Insulin resistance is a condition in which blood sugar levels start to rise, as body cells are unable to use insulin efficiently to convert glucose or sugar into energy. Depending on how high blood sugar levels rise, this is classified as diabetes or pre-diabetes (a prelude to diabetes, in which case it is still reversible).
In recent years, I have been dealing with an increasing number of patients suffering from type-2 diabetes, as prevalence rates have been rising rapidly; in addition, conditions like Polycystic Ovarian Syndrome or PCOS can also cause pre-diabetes. Informing yourself about the risks and steps to protect against diabetes is therefore important and I hope that my insights will help you take better care of your health. Before we get to the nitty gritties, let’s understand what insulin resistance is and how the glycemic load of foods affects you.
How Does The Glycemic Index Work?
“Pure glucose with a GI of 100 serves as a benchmark for all other foods, which are assigned glycemic values according to how they compare to pure glucose”
The glycemic index (GI) is system of measurement that indicates the effect of a particular food on blood sugar (or glucose) levels. Under this system, foods are assigned a glycemic index number that can be compared to pure glucose, which serves as the benchmark for all other foods. Pure glucose is therefore assigned with a GI of 100, indicating that it’s very rapidly broken down into glucose once ingested, after which it can be utilized by cells for energy. Glucose is also saved in the muscles as glycogen for later use, or stored inside fat cells when there’s a surplus.
All foods containing glucose, fructose or sucrose (various forms of carbohydrates or sugars) can be classified as high GI, moderate GI, or low GI.
– Low GI: <=55
– Medium GI: 56-69
– High GI: >70
Why A Low GI Diet Helps With Insulin Resistance
“Low GI foods are digested, absorbed & metabolised slowly, which helps avoid any sudden spike in blood glucose”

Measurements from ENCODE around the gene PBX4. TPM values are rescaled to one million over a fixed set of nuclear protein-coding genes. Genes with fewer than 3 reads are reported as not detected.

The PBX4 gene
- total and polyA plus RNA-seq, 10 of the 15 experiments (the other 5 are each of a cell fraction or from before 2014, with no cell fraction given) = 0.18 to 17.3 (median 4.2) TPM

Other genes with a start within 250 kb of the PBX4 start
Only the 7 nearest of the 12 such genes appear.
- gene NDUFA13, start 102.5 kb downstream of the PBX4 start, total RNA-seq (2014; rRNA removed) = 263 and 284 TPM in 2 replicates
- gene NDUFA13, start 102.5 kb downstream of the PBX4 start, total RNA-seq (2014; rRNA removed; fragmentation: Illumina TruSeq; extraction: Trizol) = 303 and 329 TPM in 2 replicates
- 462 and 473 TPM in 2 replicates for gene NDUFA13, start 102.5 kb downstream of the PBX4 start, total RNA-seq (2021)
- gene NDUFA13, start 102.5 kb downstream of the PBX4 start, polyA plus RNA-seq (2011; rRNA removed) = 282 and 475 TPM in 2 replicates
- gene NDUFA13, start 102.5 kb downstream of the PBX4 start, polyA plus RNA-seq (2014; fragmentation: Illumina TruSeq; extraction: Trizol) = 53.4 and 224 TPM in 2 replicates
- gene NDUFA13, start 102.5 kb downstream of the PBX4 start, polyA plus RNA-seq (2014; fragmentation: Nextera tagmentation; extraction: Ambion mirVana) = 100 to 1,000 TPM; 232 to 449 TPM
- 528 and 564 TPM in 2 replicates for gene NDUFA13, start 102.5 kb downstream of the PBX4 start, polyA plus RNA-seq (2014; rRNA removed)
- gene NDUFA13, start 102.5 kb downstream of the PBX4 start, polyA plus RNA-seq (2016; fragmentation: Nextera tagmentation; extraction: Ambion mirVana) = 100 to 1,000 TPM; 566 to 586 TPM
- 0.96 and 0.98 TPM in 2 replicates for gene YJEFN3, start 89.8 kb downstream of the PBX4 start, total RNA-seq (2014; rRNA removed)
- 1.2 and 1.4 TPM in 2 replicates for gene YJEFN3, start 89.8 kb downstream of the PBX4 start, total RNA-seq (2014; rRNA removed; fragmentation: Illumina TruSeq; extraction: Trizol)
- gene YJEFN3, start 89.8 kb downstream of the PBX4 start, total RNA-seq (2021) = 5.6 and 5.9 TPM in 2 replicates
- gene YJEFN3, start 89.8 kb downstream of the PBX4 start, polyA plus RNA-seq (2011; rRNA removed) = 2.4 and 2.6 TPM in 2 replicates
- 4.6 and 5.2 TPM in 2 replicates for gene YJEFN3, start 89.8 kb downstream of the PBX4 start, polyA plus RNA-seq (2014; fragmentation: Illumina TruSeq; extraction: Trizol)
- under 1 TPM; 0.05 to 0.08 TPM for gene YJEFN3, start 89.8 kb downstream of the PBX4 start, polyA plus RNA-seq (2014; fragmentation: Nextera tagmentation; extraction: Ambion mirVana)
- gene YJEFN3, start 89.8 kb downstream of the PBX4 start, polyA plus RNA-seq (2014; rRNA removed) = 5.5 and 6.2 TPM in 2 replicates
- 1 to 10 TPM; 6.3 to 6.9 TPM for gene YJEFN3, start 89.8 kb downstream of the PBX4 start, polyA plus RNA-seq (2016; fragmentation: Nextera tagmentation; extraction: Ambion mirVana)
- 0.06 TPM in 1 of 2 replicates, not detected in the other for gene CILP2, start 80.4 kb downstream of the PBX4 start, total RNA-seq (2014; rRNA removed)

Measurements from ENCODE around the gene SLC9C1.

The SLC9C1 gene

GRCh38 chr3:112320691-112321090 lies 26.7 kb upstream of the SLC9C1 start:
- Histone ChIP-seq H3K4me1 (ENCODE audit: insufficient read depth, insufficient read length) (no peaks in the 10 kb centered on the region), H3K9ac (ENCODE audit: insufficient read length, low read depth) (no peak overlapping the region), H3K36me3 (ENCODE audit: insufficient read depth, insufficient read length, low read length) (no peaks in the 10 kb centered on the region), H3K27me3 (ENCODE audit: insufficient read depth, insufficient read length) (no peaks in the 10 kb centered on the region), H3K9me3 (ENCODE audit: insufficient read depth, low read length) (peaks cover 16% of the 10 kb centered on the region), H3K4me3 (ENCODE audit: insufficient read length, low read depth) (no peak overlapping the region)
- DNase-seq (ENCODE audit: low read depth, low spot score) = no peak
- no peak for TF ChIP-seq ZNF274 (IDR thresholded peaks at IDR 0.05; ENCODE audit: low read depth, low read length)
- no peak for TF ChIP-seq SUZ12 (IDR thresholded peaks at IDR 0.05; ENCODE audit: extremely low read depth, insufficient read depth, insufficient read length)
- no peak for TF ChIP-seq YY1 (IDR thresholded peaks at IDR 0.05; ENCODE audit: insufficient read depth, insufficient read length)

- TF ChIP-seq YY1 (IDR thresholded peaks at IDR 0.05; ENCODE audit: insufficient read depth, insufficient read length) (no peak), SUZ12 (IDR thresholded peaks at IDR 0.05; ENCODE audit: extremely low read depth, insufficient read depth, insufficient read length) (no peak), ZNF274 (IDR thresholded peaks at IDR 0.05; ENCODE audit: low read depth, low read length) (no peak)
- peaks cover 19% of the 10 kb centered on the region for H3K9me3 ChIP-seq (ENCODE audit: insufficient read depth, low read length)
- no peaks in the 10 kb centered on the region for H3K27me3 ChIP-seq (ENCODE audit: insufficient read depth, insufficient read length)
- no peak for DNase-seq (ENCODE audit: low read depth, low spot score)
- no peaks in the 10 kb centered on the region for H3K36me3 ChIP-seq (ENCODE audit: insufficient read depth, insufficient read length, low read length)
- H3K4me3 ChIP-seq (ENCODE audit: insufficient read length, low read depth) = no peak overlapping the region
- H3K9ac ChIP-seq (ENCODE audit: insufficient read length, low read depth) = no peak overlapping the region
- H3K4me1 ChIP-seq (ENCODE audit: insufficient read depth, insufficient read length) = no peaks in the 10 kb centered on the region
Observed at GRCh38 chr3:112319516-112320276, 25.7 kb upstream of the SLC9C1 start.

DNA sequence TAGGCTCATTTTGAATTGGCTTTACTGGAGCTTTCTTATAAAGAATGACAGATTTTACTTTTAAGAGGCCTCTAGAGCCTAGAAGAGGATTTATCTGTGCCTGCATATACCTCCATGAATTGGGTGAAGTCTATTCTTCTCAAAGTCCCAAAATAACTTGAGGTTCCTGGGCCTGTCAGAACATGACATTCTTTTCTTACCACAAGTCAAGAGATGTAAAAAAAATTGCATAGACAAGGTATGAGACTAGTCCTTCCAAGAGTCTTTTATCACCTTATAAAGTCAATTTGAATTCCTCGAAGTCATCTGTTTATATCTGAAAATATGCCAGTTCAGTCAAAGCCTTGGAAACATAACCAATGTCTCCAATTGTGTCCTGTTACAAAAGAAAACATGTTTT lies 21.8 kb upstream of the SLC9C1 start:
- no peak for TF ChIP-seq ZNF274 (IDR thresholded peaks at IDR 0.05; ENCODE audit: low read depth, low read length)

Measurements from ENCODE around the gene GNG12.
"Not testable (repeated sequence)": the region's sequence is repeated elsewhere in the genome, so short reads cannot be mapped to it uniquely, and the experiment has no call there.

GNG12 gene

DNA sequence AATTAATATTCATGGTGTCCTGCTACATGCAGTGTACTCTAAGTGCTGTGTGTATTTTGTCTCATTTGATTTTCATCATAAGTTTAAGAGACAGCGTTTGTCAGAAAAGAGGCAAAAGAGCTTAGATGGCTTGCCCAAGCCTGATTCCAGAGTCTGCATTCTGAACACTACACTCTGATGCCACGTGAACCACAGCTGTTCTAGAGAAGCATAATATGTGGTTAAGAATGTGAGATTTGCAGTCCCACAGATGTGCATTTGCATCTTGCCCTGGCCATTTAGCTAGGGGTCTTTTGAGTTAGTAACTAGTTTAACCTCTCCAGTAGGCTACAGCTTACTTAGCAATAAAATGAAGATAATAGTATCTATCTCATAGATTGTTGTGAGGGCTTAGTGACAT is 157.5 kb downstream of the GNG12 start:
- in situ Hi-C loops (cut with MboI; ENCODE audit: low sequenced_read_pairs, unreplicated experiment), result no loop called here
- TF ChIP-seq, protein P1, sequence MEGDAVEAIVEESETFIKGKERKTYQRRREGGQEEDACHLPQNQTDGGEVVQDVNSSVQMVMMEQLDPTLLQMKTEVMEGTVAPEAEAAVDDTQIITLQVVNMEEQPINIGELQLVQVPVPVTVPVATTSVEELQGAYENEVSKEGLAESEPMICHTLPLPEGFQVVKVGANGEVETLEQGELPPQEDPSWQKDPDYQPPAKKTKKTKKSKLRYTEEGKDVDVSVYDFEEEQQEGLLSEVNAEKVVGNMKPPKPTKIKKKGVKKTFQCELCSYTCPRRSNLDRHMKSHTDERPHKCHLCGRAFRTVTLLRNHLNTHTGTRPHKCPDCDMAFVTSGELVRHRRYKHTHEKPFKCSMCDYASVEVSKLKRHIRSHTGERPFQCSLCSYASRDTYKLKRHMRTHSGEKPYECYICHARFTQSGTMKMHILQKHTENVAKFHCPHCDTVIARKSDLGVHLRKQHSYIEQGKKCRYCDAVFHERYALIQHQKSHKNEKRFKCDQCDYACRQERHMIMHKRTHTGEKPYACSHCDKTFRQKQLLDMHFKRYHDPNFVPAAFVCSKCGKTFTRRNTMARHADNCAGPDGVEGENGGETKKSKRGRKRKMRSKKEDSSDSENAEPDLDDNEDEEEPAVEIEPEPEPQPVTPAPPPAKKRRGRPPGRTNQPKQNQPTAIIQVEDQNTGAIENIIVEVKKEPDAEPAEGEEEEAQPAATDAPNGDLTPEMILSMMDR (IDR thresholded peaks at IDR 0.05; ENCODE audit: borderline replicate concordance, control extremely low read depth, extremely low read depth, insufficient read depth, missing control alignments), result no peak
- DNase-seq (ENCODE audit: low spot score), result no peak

Insulin, which is a hormone produced in the pancreas, is vital for metabolism of glucose in the body for energy or storage as glycogen or fat. When insulin resistance sets in, the pancreas react by increasing insulin production, but glucose levels in the blood continue to rise, causing pre-diabetes or diabetes. With impaired glucose metabolism, body fat also begins to build-up, increasing the risk of various other lifestyle diseases like obesity and heart disease.
This is why individuals suffering from insulin resistance are advised to follow a low GI diet. Low GI foods are digested, absorbed and metabolised slowly, which helps avoid any sudden spike in blood glucose. On the other hand, high GI foods are broken down and absorbed rapidly, resulting in a spike in blood glucose levels and storage of sugar in adipose tissue as fat.
Low GI foods can include whole grain cereals, legumes, chicken, fish, green leafy veggies, dairy, eggs, and nuts. Although fruits have a high level of natural sugars like fructose, they can be extremely healthy, which is why it would be a good idea to include low GI fruits like pomegranates, apples, pears, guavas, and kala jamuns.
While following a low GI diet is highly recommended for anyone suffering from, or at risk of, diabetes, it is even more vital that you avoid consuming high GI foods like corn, rice, potatoes, carrots, tubers, dry fruits, fruit juices, colas, and other refined foods like biscuits, pastries and ice cream. Strict adherence to a low GI diet can make a huge difference to outcomes and I have seen many patients recover from pre-diabetes completely, going on to live healthy and fulfilling lives.
August 31, 2018